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How private campaign donations are effecting elections

Steve Chiotakis Oct 7, 2011

How private campaign donations are effecting elections

Steve Chiotakis Oct 7, 2011

Steve Chiotakis: There’s another Republican presidential debate scheduled for Tuesday night in New Hampshire, and many candidates are raising tons of money. Seems like nothing new, but just in the last few years, campaigns — of all levels, and from both major parties — have started getting more money directly from corporations, which are looking to influence elections and the candidates who will help them the most.

That’s the subject of an article in this week’s New Yorker magazine. And Jane Mayer reports on
one case of a very powerful man in North Carolina who bought major influence in state elections there. Jane is with us from our bureau in Washington. Hi Jane.

Jane Mayer: Hi, how are you?

Chiotakis: Doing well. What changed to allow this corporate influence on elections?

Mayer: Well, the Supreme Court in the end of 2009 had a decision called “Citizens United,” which allows corporations to give money to directly affect the outcomes of elections.

Chiotakis: And Art Pope, who owns this discount store chain Variety Wholesale, right?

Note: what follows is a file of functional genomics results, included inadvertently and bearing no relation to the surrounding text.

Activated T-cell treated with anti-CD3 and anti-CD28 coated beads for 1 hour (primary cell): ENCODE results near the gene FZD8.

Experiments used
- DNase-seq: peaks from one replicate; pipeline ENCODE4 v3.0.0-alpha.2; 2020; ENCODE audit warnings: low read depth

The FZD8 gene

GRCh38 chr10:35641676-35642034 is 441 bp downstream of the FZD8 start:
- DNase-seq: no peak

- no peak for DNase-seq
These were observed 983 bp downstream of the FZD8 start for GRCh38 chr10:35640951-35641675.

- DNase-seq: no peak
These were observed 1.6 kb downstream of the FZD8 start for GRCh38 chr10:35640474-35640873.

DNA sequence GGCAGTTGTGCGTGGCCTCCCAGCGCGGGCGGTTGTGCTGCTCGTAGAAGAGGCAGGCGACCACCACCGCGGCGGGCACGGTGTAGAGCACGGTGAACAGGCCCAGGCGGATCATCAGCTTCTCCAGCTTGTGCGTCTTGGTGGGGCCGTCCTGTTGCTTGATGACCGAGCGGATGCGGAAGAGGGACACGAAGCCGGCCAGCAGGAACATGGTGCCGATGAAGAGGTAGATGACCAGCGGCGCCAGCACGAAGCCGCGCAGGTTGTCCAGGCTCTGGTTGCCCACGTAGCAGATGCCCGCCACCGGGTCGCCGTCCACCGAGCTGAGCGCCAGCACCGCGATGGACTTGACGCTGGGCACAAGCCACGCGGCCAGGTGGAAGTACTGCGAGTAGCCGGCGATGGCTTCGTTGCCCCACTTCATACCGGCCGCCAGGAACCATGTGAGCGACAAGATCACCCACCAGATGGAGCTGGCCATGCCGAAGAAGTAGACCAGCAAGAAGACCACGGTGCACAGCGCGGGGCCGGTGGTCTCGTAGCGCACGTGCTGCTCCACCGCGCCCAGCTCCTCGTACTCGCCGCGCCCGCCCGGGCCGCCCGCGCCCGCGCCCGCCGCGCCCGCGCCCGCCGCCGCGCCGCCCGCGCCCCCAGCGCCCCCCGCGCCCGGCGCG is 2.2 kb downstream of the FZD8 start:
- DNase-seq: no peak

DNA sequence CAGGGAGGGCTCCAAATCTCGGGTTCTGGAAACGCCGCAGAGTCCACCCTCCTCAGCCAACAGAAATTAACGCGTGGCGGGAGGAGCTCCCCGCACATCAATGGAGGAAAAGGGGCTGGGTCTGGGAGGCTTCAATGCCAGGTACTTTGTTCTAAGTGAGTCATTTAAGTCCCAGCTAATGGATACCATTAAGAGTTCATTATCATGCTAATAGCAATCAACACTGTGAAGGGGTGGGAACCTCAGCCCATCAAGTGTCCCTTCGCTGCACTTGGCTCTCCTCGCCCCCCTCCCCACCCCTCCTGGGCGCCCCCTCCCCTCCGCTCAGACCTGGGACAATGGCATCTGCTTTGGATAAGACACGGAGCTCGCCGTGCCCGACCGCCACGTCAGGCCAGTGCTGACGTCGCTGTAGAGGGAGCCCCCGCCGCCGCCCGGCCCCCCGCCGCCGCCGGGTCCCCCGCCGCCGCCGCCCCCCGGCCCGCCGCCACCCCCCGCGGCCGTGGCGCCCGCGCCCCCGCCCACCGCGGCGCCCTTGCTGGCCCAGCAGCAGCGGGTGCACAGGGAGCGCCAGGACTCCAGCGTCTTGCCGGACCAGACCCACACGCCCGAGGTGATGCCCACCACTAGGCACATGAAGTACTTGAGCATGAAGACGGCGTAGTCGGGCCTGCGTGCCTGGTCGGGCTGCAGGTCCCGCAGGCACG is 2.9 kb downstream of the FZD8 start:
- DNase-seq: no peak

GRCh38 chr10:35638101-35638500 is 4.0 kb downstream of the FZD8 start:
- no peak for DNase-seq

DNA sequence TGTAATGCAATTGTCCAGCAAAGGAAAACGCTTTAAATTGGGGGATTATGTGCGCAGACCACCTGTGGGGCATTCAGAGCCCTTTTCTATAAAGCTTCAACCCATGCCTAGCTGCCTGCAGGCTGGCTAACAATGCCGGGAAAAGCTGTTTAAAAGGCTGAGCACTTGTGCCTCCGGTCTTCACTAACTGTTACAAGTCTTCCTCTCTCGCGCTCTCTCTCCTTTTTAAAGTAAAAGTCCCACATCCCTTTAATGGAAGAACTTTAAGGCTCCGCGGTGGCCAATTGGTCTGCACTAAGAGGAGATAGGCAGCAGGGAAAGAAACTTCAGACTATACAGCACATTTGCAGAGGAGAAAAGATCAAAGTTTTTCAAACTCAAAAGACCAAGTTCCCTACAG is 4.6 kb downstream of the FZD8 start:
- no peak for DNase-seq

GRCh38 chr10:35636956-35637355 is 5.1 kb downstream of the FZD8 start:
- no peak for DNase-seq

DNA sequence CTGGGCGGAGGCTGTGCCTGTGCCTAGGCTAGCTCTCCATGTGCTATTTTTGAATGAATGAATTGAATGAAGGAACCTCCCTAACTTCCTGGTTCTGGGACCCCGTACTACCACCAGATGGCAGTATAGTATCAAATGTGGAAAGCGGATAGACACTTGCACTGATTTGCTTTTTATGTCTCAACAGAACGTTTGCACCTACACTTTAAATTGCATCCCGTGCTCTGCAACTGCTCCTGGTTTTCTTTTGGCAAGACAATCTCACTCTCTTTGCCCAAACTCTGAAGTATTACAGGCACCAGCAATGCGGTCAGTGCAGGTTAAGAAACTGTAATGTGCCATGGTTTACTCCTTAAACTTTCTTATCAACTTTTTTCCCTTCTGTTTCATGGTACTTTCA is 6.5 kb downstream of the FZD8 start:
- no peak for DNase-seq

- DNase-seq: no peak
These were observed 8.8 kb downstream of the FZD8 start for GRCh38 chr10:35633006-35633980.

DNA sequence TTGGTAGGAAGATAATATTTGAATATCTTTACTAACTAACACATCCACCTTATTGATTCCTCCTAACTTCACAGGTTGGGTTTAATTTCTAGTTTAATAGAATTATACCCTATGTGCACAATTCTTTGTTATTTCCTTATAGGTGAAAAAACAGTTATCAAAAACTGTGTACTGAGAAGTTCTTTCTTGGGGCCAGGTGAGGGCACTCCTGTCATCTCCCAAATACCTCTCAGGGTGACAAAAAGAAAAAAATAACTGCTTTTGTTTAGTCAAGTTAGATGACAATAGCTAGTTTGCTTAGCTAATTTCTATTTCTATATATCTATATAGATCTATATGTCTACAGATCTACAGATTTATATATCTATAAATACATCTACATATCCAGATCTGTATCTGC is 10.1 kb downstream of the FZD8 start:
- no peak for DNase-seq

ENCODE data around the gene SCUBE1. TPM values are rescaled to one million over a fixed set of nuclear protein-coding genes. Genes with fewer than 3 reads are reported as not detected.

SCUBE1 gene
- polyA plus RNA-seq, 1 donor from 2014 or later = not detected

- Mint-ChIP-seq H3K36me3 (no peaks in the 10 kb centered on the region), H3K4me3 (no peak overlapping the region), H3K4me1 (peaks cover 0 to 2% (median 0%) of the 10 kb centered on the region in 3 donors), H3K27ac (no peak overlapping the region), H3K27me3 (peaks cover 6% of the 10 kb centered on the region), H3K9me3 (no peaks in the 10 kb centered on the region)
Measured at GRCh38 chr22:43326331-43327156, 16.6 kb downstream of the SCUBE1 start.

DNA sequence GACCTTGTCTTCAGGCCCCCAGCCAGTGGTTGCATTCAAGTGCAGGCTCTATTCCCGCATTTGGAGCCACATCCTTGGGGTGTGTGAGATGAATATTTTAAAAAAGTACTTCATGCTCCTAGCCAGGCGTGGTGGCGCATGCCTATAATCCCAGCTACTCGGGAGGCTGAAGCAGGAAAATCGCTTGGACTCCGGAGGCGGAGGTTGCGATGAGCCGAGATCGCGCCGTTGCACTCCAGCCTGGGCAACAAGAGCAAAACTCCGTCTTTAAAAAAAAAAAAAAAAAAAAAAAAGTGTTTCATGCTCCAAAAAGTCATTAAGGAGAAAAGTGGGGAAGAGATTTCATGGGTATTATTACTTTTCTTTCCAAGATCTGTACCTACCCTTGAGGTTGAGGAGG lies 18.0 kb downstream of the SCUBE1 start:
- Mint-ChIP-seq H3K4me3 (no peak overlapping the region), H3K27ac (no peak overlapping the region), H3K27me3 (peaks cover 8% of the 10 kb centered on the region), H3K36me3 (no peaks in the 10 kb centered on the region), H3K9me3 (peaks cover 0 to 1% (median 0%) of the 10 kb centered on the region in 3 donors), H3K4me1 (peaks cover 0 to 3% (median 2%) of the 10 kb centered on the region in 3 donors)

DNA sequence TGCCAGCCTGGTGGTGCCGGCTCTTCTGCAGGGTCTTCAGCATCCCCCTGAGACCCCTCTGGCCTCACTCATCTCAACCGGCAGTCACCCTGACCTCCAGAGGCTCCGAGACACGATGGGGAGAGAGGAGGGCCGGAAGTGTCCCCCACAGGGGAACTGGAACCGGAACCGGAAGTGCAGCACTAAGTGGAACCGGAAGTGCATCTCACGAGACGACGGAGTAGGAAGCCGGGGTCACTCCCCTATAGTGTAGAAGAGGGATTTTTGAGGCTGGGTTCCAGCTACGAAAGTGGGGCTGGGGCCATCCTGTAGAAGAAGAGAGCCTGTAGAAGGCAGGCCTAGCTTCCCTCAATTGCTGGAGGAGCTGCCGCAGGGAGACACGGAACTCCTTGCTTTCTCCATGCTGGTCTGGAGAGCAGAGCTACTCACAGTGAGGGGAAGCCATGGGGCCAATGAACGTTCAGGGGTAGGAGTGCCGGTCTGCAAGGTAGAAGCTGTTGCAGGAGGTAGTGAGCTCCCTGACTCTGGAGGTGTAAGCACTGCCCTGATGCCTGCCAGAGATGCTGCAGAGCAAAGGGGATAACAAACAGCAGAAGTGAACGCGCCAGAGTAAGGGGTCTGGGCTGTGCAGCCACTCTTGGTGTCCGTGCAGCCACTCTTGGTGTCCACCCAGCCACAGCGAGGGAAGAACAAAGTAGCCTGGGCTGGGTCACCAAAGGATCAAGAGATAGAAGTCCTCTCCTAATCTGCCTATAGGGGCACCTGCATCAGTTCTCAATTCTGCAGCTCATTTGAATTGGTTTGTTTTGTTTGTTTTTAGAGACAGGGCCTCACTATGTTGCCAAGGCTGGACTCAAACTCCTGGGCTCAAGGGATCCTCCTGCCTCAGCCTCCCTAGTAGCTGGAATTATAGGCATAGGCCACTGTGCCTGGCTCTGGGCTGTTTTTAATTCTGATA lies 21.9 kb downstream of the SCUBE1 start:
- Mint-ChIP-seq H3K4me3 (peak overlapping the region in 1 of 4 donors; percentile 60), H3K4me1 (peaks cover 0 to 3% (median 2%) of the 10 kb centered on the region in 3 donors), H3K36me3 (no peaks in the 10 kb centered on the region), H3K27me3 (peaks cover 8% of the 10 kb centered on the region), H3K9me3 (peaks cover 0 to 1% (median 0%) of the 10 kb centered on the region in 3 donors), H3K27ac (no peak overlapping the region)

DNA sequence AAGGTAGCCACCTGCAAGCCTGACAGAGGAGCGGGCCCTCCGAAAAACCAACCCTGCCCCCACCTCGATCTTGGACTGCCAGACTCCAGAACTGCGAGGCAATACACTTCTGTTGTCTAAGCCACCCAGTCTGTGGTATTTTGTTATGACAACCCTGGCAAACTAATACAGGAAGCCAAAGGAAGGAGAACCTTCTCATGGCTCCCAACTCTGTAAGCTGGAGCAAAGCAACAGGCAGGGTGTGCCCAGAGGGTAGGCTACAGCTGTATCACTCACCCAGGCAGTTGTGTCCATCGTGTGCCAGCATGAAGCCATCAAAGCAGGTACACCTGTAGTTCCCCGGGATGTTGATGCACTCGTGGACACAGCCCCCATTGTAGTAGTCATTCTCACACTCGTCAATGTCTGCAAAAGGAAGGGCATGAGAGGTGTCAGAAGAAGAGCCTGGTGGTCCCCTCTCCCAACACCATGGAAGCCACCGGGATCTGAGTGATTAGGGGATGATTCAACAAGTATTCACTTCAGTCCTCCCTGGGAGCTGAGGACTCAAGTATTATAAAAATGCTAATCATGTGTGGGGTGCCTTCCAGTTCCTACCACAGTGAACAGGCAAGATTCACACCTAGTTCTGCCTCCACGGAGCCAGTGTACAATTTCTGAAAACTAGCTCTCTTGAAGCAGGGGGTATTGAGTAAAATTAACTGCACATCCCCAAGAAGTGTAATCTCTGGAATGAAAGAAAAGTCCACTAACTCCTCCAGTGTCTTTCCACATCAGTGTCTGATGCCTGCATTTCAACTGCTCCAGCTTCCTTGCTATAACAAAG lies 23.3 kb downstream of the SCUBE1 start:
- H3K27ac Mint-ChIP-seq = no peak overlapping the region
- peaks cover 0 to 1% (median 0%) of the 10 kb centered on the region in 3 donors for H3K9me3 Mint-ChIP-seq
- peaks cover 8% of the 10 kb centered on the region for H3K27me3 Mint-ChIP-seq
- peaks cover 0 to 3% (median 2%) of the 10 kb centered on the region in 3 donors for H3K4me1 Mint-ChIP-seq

Mayer: That’s right.

Chiotakis: Influenced a lot of money giving in these North Carolina races that you highlight, right?

Mayer: That’s right. Three-quarters of the so-called independent money that went into state races in North Carolina in 2010 came from accounts linked to one businessman — this is Art Pope.

Chiotakis: And what did he do? I mean, what did he want?

Mayer: He wanted to flip the legislature from Democratic to Republican. And he wanted to do it specifically that year because they were going to be doing redistricting — which then allowed the Republicans in the legislature to redraw the districts in Congress. They now expect to pick up four Republican Congressional seats.

Chiotakis: And has this been going on across the country, or is this specific to North Carolina?

Mayer: It’s part of a nationwide plan called “REDMAP” that was drawn up by Ed Gillespie, who used to be the head of the Republican National Committee.

Chiotakis: This can go either way, right Jane? I mean, corporations can back Democrats or Repbulicans — so it could be “BLUEMAP” right?

Mayer: It could be “BLUEMAP.” And it’s not just corporations, but unions also can now give to try to affect the outcomes of campaigns.

Chiotakis: If people are upset about this, on either side, is there anything that can be done in the long run?

Mayer: Well, I suppose that there could be challenges brought, and they could try to re-hear it in some fashion, but at the moment, it’s the law of the land — and it’s already transforming politics.

Chiotakis: Jane Mayer, reporter from The New Yorker with an interesting story this week. Jane, thank you so much.

Mayer: Glad to be with you.

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